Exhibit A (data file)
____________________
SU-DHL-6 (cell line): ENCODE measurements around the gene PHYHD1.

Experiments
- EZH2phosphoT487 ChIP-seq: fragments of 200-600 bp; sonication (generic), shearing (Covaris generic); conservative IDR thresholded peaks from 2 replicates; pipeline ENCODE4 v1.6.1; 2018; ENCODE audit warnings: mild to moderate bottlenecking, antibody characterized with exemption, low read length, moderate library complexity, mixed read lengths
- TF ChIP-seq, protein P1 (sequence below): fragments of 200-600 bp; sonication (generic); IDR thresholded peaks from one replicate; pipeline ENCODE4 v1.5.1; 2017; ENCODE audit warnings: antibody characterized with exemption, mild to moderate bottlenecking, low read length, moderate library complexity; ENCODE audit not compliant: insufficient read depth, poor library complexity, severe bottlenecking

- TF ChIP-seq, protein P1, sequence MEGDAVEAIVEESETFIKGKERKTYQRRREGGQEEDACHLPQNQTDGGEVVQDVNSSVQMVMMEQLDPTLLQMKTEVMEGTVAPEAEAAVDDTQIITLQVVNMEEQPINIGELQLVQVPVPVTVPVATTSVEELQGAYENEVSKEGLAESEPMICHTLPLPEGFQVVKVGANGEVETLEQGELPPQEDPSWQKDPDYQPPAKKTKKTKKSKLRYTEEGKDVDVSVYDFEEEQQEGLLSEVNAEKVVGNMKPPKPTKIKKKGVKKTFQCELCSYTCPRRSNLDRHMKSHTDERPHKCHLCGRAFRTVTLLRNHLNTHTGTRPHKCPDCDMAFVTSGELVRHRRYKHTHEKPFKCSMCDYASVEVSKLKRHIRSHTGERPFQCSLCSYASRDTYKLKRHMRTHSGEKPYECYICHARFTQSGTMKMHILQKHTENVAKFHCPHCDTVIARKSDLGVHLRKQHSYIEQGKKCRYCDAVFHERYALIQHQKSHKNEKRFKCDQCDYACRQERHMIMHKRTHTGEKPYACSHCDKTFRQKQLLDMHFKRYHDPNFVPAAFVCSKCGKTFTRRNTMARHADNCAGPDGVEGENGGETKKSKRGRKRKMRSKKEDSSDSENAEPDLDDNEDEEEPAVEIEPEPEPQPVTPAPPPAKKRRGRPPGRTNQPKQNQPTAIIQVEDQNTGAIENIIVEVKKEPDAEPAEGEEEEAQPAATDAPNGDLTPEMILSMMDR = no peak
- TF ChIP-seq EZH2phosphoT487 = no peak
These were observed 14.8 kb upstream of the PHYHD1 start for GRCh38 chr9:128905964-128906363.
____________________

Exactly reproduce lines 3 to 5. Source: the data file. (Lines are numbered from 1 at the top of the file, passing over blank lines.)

- EZH2phosphoT487 ChIP-seq: fragments of 200-600 bp; sonication (generic), shearing (Covaris generic); conservative IDR thresholded peaks from 2 replicates; pipeline ENCODE4 v1.6.1; 2018; ENCODE audit warnings: mild to moderate bottlenecking, antibody characterized with exemption, low read length, moderate library complexity, mixed read lengths
- TF ChIP-seq, protein P1 (sequence below): fragments of 200-600 bp; sonication (generic); IDR thresholded peaks from one replicate; pipeline ENCODE4 v1.5.1; 2017; ENCODE audit warnings: antibody characterized with exemption, mild to moderate bottlenecking, low read length, moderate library complexity; ENCODE audit not compliant: insufficient read depth, poor library complexity, severe bottlenecking

- TF ChIP-seq, protein P1, sequence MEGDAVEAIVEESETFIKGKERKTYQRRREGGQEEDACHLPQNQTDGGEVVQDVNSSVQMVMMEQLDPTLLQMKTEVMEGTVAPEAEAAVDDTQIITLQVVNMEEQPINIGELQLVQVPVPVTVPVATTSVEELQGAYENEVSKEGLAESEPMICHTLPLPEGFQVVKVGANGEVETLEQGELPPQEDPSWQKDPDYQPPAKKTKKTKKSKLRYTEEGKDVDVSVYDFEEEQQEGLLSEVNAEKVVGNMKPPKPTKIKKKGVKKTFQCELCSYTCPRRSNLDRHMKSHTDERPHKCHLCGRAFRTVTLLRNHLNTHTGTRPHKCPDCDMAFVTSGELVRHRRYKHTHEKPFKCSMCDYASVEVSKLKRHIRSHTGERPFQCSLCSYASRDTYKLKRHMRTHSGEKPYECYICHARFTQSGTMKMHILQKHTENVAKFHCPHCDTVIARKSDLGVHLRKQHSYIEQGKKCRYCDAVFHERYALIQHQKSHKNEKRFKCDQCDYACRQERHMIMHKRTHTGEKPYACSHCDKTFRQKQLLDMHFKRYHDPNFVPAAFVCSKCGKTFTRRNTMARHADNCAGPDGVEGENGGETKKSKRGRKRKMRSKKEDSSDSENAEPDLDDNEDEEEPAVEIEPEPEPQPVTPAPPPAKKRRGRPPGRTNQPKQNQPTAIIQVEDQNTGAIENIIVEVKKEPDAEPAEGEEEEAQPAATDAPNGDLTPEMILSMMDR = no peak